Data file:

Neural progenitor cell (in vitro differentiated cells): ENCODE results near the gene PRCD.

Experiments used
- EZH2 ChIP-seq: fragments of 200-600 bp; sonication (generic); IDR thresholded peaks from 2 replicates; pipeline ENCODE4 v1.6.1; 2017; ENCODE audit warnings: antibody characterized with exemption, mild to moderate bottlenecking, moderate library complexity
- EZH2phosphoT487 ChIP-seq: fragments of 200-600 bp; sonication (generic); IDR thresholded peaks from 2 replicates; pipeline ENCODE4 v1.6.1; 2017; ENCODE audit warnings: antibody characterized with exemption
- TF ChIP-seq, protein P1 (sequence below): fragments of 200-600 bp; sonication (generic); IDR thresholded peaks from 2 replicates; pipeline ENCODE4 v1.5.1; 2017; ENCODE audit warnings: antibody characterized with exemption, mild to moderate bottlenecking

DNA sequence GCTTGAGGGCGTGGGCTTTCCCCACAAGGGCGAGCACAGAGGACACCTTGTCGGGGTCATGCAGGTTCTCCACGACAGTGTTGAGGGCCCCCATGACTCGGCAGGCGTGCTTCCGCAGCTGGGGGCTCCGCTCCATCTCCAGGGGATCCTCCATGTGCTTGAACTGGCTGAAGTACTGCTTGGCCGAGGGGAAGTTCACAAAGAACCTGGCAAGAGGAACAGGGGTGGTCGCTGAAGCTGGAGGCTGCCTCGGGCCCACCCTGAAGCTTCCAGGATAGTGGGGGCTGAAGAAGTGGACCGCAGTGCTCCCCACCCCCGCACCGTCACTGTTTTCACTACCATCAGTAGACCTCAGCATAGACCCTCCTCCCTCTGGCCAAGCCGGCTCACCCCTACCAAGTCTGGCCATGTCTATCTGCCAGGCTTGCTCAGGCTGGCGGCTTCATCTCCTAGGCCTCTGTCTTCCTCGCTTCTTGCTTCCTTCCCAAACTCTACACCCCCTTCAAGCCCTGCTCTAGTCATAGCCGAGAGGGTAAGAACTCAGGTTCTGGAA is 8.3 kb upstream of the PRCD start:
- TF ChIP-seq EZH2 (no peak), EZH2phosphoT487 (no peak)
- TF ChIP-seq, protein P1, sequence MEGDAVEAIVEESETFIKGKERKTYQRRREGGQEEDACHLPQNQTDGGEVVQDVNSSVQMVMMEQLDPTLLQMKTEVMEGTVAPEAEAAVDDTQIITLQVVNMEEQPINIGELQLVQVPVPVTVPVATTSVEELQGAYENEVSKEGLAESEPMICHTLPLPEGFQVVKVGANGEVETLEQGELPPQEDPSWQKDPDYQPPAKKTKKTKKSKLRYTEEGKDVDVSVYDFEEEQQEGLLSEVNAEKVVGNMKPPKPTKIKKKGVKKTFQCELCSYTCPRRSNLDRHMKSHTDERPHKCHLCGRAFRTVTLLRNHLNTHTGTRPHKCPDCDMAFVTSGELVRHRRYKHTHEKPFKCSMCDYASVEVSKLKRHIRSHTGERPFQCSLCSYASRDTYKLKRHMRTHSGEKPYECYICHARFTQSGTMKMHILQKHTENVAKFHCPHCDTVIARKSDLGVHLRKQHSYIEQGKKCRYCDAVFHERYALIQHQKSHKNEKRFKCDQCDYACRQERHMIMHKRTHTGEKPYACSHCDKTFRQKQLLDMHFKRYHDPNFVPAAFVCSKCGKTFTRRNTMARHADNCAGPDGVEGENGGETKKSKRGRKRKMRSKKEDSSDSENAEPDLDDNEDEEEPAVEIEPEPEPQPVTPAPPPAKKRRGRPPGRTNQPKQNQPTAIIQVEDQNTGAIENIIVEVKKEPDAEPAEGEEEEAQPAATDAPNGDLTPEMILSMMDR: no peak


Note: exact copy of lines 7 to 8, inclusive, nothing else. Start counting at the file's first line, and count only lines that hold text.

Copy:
- TF ChIP-seq EZH2 (no peak), EZH2phosphoT487 (no peak)
- TF ChIP-seq, protein P1, sequence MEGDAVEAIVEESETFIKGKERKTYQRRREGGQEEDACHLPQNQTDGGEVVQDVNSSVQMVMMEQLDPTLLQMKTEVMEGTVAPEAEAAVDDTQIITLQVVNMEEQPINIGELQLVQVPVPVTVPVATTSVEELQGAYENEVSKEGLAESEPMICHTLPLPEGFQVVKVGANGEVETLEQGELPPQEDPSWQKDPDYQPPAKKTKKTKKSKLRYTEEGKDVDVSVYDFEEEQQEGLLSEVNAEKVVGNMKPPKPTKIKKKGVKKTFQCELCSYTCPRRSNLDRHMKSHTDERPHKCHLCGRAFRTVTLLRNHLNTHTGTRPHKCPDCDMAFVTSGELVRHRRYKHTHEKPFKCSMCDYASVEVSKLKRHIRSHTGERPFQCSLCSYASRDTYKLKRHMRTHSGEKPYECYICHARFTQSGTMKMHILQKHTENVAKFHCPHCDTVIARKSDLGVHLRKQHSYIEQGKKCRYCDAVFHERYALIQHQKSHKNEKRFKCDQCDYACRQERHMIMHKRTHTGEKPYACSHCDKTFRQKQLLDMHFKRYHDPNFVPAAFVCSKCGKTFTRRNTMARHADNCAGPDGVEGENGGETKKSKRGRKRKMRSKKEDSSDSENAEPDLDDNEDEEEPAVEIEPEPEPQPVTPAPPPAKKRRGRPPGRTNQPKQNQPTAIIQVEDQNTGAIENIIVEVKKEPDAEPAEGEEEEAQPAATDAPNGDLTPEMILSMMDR: no peak